We got a welcome surprise this morning when Toyota released the heavily updated version of its GR Yaris hot hatch at the Tokyo Auto Salon. Of course it's not destined for North America, but that's why we have the GR Corolla, after all. The homologation-special Yaris will see big changes this year, between a punched up G16E-GTS three-cylinder, Toyota's new (and, crucially, optional) Direct Automatic Transmission, and—the subject of today's question—a somewhat reimagined interior. How do you feel about it?
The GR Yaris' new dash is canted toward the driver, in a manner somewhat reminiscent of the venerated Mk IV Supra. Its existence is interesting, because this treatment has been lavished exclusively on the GR Yaris—the normal Yaris won't see it, and its interior will stay blobby and lighthearted. The updated design mostly shrouds the infotainment display, HVAC controls, and all adjacent buttons in a sort of aluminum-effect slab that juts out from the rest of the dash, and is angled so that all it contains is within easy reach of the one person always guaranteed to be in the car.
I read the new dash as a show of pride; a special touch for the GR Yaris, the only sports car Toyota sells alongside the GR Corolla that is entirely a product of its own making. For that reason, I dig it—but not for its looks. The fact it's angled is fine, but the rectangularity of it all, and the way it doesn't jibe with any other shapes in the cabin, make it feel a little out of place. It sort of reminds me of the treatment test mules often get inside and out, when an automaker's not quite ready to lift off the veil and reveal the true contours of the design underneath.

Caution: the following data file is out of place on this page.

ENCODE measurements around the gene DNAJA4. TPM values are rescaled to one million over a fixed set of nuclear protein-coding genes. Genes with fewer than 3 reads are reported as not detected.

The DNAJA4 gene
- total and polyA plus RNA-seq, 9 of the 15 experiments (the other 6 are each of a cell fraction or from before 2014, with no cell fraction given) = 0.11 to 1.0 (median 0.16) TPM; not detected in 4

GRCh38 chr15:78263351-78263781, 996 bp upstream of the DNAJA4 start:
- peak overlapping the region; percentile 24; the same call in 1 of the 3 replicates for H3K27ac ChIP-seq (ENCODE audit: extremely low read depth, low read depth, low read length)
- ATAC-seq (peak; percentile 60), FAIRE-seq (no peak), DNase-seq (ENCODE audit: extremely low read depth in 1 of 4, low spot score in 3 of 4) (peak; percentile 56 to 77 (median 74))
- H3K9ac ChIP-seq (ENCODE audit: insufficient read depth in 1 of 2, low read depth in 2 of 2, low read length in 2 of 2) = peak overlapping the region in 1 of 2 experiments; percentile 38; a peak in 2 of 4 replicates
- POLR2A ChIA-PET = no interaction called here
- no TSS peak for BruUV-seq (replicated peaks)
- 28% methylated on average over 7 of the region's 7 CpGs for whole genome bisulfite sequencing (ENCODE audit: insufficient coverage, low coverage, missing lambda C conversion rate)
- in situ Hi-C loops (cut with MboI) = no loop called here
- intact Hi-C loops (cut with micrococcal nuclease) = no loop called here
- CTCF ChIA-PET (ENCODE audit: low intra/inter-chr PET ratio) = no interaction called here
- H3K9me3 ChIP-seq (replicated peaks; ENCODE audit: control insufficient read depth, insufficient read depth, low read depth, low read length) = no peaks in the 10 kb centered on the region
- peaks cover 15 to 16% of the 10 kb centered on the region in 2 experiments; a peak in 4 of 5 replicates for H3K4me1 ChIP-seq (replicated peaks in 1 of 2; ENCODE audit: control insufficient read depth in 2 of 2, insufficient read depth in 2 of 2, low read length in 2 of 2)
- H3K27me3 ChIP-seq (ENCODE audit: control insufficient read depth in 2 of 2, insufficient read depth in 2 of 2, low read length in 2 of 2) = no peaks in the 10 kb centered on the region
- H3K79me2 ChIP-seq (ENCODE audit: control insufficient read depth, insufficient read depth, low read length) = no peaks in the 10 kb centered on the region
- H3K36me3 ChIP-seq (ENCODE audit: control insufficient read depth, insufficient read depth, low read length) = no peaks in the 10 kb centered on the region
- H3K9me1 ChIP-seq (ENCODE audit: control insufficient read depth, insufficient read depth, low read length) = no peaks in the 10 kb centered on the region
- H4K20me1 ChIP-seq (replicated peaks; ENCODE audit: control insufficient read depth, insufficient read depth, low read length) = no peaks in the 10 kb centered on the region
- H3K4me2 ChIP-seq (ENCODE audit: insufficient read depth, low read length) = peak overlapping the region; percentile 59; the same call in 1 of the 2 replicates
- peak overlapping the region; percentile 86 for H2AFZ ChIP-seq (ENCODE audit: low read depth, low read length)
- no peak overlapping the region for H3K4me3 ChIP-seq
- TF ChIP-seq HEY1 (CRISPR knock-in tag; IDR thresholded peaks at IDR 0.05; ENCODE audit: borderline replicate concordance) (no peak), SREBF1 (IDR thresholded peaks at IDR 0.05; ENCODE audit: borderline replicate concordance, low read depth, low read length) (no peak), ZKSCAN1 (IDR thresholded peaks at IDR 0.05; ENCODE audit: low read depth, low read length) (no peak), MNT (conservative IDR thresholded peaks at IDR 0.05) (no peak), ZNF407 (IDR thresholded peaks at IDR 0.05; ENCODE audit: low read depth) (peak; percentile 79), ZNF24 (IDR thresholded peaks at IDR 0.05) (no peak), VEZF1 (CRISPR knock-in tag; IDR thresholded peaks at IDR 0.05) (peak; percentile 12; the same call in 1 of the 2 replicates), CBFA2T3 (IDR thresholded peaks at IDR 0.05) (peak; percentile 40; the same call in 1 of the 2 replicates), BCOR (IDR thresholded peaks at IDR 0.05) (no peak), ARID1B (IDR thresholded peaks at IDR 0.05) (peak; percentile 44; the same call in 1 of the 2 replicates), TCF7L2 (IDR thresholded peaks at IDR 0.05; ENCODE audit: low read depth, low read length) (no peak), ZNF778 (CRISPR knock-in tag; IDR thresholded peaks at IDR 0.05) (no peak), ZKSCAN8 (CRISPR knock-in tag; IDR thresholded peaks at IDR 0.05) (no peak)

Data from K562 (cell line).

If there's one benefit to it, the new scheme does move the touchscreen down within the dash, rather than having it glued above it, sticking out into the open air. This trend of modern car design doesn't bother me quite as much as it does other people, but to each their own. After all, I am somewhat controversially a fan of the interior in the GR Corolla, which both the old and new Yaris share many parts with.
It'll be interesting to see if, in a few years, Toyota updates the GR Corolla with similar changes. After all, the Yaris is now gaining the Corolla's increased power (and torque, specifically speaking of the Morizo Edition), as well as its digital gauge cluster, and even its GR-Four intercooler tattoo. Hopefully, the automaker introduces its latest innovations to the larger model for those of us who can't get our hands on the smaller one. Unless, of course, you hate the shape of that new dash. I kindly invite you to sound off below.
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